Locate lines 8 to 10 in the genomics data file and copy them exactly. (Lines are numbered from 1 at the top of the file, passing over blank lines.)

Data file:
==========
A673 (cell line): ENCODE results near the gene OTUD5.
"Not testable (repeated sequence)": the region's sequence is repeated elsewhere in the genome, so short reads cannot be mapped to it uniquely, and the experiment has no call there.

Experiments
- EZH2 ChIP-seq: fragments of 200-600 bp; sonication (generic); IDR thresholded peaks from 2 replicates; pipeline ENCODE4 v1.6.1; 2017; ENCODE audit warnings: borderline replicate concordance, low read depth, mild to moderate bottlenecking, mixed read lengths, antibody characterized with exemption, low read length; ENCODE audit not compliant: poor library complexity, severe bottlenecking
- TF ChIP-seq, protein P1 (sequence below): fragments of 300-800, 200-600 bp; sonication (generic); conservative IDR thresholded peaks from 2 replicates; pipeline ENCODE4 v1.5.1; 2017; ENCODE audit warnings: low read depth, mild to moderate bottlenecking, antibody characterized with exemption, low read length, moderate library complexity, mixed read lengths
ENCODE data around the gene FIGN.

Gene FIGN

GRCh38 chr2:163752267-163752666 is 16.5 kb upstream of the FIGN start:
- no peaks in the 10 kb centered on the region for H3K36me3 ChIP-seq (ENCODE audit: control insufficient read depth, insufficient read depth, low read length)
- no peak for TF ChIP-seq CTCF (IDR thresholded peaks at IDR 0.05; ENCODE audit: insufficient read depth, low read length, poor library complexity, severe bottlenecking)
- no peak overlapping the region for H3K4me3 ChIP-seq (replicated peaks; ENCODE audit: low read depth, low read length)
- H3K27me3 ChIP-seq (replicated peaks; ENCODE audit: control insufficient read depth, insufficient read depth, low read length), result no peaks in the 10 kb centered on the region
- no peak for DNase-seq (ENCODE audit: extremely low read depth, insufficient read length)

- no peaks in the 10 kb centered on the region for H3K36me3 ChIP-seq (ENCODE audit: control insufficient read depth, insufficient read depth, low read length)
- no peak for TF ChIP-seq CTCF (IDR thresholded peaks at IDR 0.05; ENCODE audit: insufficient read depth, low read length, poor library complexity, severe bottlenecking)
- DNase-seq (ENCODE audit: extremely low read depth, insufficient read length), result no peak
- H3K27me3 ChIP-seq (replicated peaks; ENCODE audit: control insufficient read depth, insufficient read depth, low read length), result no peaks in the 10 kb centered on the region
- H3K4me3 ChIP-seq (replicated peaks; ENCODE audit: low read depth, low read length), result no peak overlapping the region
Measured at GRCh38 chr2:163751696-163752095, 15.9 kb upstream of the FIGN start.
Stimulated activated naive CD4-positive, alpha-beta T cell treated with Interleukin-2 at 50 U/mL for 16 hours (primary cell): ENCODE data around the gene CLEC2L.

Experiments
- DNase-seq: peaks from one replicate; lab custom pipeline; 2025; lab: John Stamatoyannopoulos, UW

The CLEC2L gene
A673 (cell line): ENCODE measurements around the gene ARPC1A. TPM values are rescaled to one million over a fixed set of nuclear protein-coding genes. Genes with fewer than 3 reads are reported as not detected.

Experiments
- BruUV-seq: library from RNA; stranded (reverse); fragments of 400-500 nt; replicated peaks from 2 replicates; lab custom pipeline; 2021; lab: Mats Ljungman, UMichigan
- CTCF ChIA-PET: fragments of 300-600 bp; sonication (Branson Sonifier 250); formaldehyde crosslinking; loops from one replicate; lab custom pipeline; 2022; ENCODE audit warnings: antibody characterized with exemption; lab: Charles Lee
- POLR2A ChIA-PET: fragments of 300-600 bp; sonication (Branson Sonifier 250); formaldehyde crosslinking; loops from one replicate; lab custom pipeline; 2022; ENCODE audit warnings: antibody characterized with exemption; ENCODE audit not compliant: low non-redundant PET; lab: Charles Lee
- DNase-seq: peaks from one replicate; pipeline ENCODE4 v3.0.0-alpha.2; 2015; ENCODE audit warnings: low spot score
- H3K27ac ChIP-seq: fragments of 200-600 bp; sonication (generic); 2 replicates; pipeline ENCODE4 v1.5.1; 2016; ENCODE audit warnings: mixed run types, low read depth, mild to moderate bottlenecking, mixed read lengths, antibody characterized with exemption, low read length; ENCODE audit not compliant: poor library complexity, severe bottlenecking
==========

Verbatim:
GRCh38 chr2:163752267-163752666 is 16.5 kb upstream of the FIGN start:
- no peaks in the 10 kb centered on the region for H3K36me3 ChIP-seq (ENCODE audit: control insufficient read depth, insufficient read depth, low read length)
- no peak for TF ChIP-seq CTCF (IDR thresholded peaks at IDR 0.05; ENCODE audit: insufficient read depth, low read length, poor library complexity, severe bottlenecking)